Why Don’t Sanctions Deter Fraud?

Meric Craig Bloch theorizes that punishing people who are caught committing fraud is not an effective way to deter fraud. The reasons behind his theory:

  • Employees who commit fraud don’t anticipate getting caught. The threat of sanctions does not deter them because they don’t expect to face them. To deter them, you have to raise the “perception of detection” – people who believe they will be caught committing fraud are less likely to commit it.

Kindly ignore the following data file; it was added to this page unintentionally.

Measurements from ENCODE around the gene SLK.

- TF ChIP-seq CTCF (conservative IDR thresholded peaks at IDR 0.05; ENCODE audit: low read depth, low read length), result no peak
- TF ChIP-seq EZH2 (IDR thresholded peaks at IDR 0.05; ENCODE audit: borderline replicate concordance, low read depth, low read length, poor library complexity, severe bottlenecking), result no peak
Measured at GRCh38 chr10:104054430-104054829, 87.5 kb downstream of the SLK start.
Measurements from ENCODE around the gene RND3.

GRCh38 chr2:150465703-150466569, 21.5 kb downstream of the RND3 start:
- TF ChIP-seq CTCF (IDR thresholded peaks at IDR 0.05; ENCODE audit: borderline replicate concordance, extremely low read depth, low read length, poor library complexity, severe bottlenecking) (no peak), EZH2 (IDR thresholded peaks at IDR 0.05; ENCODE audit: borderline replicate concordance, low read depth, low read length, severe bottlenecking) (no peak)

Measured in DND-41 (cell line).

• Employees who commit fraud rationalize their conduct so that it seems legal or justified. They do not see their actions as wrong.
  • Because employees who commit fraud are primarily motivated by status, the greatest threat they face is that their crime will be detected.
  • Sanctions are reactive – you are punishing someone after the damage to the company has been done.

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